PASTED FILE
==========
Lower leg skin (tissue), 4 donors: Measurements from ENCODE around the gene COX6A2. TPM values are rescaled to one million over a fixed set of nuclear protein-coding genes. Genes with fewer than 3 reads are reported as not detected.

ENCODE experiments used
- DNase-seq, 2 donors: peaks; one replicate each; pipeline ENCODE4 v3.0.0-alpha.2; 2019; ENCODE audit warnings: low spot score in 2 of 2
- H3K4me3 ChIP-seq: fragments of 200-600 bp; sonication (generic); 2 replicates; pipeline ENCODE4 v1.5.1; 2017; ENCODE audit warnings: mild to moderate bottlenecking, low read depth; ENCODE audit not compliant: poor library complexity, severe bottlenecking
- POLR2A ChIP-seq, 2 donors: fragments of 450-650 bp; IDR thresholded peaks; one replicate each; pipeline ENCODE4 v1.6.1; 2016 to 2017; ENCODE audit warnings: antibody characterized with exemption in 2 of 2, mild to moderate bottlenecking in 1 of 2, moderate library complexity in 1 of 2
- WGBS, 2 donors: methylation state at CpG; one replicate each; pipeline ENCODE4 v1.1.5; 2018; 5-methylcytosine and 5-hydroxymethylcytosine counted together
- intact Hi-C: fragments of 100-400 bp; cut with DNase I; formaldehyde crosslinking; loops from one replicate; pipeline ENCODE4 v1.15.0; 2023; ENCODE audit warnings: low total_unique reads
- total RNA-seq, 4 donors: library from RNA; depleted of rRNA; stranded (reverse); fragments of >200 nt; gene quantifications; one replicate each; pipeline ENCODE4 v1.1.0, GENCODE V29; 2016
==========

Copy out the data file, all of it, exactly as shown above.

Lower leg skin (tissue), 4 donors: Measurements from ENCODE around the gene COX6A2. TPM values are rescaled to one million over a fixed set of nuclear protein-coding genes. Genes with fewer than 3 reads are reported as not detected.

ENCODE experiments used
- DNase-seq, 2 donors: peaks; one replicate each; pipeline ENCODE4 v3.0.0-alpha.2; 2019; ENCODE audit warnings: low spot score in 2 of 2
- H3K4me3 ChIP-seq: fragments of 200-600 bp; sonication (generic); 2 replicates; pipeline ENCODE4 v1.5.1; 2017; ENCODE audit warnings: mild to moderate bottlenecking, low read depth; ENCODE audit not compliant: poor library complexity, severe bottlenecking
- POLR2A ChIP-seq, 2 donors: fragments of 450-650 bp; IDR thresholded peaks; one replicate each; pipeline ENCODE4 v1.6.1; 2016 to 2017; ENCODE audit warnings: antibody characterized with exemption in 2 of 2, mild to moderate bottlenecking in 1 of 2, moderate library complexity in 1 of 2
- WGBS, 2 donors: methylation state at CpG; one replicate each; pipeline ENCODE4 v1.1.5; 2018; 5-methylcytosine and 5-hydroxymethylcytosine counted together
- intact Hi-C: fragments of 100-400 bp; cut with DNase I; formaldehyde crosslinking; loops from one replicate; pipeline ENCODE4 v1.15.0; 2023; ENCODE audit warnings: low total_unique reads
- total RNA-seq, 4 donors: library from RNA; depleted of rRNA; stranded (reverse); fragments of >200 nt; gene quantifications; one replicate each; pipeline ENCODE4 v1.1.0, GENCODE V29; 2016